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Flu Ridden Pregnant Mothers Linked to a Baby’s Increased Risk for Bipolar Disorder

Update Date: May 09, 2013 02:55 PM EDT
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Contracting the flu can lead to several health complications, especially if its left untreated. Even though the flu can be relatively easily treated, a new study found that even if the flu is fully healed, it could have lasting effects especially when pregnant women get it. This new study, conduced by researchers from Columbia University and Kaiser Permanente, found that mothers that had the flu during their pregnancies increased the risk for bipolar disorder in their children.

The researchers analyzed the data compiled from the Northern California health plan, the county health care system and a mailed survey. The statistics came from pregnant mothers and their children between the years of 1959 and 1966. The total sample set composed to 814 pregnant mothers who had influenza. The researchers found that 92 children develop bipolar disorder. Bipolar disorder affects about one out of 100 people, and now, this finding found that pregnant mothers with the flu increased their babies' risk for bipolar disorder from one percent to four percent.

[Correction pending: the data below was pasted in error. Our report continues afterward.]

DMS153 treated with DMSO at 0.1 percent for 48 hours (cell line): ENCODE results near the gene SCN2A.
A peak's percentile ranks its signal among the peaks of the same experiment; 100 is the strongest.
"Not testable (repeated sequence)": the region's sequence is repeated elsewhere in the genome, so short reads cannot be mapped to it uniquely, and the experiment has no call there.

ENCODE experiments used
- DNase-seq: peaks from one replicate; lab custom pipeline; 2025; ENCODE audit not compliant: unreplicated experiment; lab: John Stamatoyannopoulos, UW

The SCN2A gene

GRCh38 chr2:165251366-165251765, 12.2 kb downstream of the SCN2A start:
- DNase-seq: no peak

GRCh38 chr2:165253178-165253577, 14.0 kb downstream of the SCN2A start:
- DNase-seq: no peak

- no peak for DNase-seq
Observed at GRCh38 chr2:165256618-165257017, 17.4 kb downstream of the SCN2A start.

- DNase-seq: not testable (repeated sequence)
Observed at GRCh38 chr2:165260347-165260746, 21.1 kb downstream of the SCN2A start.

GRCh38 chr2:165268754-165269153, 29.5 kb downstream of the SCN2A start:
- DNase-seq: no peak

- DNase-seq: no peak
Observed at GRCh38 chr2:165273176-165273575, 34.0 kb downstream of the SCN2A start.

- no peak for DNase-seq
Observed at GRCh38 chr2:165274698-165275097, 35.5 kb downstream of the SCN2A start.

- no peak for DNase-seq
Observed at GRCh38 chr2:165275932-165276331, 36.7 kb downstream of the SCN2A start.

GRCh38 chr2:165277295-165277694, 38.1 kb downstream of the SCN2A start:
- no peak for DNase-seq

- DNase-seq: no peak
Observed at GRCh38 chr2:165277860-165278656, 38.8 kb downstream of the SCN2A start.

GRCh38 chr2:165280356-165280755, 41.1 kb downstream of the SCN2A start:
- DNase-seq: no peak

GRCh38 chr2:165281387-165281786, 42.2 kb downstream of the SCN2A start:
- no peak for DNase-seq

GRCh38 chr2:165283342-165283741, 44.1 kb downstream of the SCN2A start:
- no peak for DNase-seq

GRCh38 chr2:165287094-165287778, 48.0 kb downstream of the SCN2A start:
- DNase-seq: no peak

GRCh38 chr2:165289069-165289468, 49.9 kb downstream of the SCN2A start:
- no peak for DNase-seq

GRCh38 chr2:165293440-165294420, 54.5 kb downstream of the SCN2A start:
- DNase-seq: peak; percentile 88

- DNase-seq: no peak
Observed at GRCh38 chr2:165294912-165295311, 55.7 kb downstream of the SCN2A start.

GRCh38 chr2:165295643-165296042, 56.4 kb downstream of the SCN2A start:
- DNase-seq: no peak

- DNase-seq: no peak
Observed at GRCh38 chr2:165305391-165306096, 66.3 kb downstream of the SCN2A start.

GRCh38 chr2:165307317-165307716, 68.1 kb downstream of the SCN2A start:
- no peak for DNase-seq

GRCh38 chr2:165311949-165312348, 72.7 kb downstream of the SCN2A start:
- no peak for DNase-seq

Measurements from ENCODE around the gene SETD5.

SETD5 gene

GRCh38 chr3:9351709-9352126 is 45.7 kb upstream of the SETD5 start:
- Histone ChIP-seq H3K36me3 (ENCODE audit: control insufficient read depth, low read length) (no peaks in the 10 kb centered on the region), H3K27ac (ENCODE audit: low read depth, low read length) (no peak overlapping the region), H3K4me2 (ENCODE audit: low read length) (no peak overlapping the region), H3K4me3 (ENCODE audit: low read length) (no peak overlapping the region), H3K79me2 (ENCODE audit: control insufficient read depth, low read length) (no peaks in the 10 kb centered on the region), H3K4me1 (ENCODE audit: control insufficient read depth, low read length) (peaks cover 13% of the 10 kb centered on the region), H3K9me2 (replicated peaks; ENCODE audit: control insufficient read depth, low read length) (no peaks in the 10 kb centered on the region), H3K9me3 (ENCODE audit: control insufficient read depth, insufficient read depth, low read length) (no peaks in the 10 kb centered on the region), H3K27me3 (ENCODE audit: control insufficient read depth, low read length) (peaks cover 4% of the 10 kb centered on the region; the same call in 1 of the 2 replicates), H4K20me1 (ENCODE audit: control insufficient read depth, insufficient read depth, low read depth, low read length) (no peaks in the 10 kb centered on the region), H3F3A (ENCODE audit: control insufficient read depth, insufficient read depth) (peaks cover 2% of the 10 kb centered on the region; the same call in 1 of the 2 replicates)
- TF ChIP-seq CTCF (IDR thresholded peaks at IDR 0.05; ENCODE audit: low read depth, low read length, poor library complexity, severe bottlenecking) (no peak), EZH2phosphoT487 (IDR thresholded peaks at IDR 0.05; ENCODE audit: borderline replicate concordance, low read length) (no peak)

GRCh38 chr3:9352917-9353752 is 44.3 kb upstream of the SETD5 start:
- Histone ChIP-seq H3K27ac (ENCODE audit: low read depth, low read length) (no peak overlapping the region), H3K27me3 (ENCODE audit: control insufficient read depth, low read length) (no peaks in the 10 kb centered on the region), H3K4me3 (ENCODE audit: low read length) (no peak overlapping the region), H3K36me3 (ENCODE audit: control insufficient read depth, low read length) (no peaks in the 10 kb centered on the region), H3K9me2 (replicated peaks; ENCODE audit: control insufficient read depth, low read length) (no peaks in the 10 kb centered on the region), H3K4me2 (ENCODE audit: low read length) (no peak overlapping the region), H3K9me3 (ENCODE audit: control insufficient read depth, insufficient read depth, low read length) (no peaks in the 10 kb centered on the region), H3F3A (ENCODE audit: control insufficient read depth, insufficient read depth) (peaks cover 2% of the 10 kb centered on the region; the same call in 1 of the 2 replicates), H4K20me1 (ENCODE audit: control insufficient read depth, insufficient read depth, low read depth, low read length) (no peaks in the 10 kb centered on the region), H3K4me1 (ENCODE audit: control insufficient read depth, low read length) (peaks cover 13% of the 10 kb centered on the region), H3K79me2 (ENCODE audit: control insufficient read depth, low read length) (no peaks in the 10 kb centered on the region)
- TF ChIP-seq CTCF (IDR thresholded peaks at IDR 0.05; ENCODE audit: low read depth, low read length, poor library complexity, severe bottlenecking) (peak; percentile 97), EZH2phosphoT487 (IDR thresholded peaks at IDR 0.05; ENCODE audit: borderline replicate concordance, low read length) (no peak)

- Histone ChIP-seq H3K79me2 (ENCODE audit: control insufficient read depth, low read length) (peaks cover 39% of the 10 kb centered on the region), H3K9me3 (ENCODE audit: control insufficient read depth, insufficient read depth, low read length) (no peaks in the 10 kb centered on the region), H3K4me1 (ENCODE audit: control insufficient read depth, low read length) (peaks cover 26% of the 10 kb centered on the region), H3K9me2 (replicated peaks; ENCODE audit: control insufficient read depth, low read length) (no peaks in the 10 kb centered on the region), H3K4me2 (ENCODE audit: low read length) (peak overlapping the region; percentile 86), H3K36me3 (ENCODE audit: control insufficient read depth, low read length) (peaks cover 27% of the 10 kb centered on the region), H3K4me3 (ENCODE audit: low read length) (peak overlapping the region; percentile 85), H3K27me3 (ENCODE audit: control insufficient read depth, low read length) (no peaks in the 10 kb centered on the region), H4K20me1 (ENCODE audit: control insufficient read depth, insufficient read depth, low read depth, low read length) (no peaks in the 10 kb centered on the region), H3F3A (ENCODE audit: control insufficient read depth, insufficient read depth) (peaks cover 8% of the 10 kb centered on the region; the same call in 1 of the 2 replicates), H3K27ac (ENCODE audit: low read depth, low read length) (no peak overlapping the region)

"Women should not be greatly concerned, because a fourfold increase is pretty high from an epidemiological standpoint, but still the vast majority of the offspring did not get bipolar disorder," the co-author of the study, Alan Brown said. Brown is also a professor of clinical psychiatry and clinical epidemiology at the Columbia University College of Physicians and Surgeons in New York City

Bipolar disorder is a neurological disorder that results in unexpected and uncontrollable shifts in moods, energy, and activity levels that can all hinder the person from carrying out a daily routine. Although the researchers could not determine why there was an increased risk for bipolar disorder, they recommend women get vaccinated to protect themselves and their babies.  

"We don't fully understand this. The best guess is it's an inflammatory response. It could also be a result of fever," said Brown. "Mothers should stay away from people who have the flu." The researchers believe that since pregnancies can be stressful, the added stress can impair the immune system, which increases the woman's chances of getting the flu.

The study was published in JAMA Psychiatry

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